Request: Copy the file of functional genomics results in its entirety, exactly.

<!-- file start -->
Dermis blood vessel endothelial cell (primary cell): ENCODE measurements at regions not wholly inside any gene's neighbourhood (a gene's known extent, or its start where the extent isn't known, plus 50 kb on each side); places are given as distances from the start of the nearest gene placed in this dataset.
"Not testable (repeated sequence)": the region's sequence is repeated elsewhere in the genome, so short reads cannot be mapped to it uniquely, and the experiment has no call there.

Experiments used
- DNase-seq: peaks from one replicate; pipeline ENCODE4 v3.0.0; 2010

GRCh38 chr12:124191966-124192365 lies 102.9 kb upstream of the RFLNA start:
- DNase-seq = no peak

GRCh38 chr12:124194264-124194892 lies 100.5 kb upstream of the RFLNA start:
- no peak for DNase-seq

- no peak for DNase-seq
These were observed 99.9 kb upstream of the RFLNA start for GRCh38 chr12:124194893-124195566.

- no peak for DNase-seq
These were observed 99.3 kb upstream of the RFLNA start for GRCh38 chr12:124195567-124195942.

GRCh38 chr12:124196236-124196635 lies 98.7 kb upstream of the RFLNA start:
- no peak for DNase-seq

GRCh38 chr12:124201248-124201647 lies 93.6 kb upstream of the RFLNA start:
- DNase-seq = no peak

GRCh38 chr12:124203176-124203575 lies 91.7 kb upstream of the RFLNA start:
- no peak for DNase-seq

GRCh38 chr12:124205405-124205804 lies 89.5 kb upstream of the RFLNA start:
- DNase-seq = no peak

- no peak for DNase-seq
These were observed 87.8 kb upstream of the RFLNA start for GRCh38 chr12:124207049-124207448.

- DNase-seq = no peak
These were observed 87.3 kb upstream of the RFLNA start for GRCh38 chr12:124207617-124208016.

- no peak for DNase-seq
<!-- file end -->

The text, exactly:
Dermis blood vessel endothelial cell (primary cell): ENCODE measurements at regions not wholly inside any gene's neighbourhood (a gene's known extent, or its start where the extent isn't known, plus 50 kb on each side); places are given as distances from the start of the nearest gene placed in this dataset.
"Not testable (repeated sequence)": the region's sequence is repeated elsewhere in the genome, so short reads cannot be mapped to it uniquely, and the experiment has no call there.

Experiments used
- DNase-seq: peaks from one replicate; pipeline ENCODE4 v3.0.0; 2010

GRCh38 chr12:124191966-124192365 lies 102.9 kb upstream of the RFLNA start:
- DNase-seq = no peak

GRCh38 chr12:124194264-124194892 lies 100.5 kb upstream of the RFLNA start:
- no peak for DNase-seq

- no peak for DNase-seq
These were observed 99.9 kb upstream of the RFLNA start for GRCh38 chr12:124194893-124195566.

- no peak for DNase-seq
These were observed 99.3 kb upstream of the RFLNA start for GRCh38 chr12:124195567-124195942.

GRCh38 chr12:124196236-124196635 lies 98.7 kb upstream of the RFLNA start:
- no peak for DNase-seq

GRCh38 chr12:124201248-124201647 lies 93.6 kb upstream of the RFLNA start:
- DNase-seq = no peak

GRCh38 chr12:124203176-124203575 lies 91.7 kb upstream of the RFLNA start:
- no peak for DNase-seq

GRCh38 chr12:124205405-124205804 lies 89.5 kb upstream of the RFLNA start:
- DNase-seq = no peak

- no peak for DNase-seq
These were observed 87.8 kb upstream of the RFLNA start for GRCh38 chr12:124207049-124207448.

- DNase-seq = no peak
These were observed 87.3 kb upstream of the RFLNA start for GRCh38 chr12:124207617-124208016.

- no peak for DNase-seq